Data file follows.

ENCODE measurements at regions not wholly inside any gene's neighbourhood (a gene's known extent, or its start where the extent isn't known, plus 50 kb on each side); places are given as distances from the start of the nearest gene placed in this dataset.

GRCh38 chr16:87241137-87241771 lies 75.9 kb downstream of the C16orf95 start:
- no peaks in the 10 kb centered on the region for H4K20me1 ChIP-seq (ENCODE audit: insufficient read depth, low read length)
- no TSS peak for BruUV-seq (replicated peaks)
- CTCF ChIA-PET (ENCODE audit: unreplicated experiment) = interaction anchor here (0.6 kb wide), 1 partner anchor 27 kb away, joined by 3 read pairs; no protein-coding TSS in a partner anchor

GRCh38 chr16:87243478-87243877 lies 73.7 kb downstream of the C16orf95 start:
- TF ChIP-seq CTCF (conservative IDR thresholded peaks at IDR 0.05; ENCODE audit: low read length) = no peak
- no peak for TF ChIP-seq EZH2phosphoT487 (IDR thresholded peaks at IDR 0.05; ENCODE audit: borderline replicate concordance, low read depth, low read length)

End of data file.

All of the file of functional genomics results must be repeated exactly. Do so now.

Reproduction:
ENCODE measurements at regions not wholly inside any gene's neighbourhood (a gene's known extent, or its start where the extent isn't known, plus 50 kb on each side); places are given as distances from the start of the nearest gene placed in this dataset.

GRCh38 chr16:87241137-87241771 lies 75.9 kb downstream of the C16orf95 start:
- no peaks in the 10 kb centered on the region for H4K20me1 ChIP-seq (ENCODE audit: insufficient read depth, low read length)
- no TSS peak for BruUV-seq (replicated peaks)
- CTCF ChIA-PET (ENCODE audit: unreplicated experiment) = interaction anchor here (0.6 kb wide), 1 partner anchor 27 kb away, joined by 3 read pairs; no protein-coding TSS in a partner anchor

GRCh38 chr16:87243478-87243877 lies 73.7 kb downstream of the C16orf95 start:
- TF ChIP-seq CTCF (conservative IDR thresholded peaks at IDR 0.05; ENCODE audit: low read length) = no peak
- no peak for TF ChIP-seq EZH2phosphoT487 (IDR thresholded peaks at IDR 0.05; ENCODE audit: borderline replicate concordance, low read depth, low read length)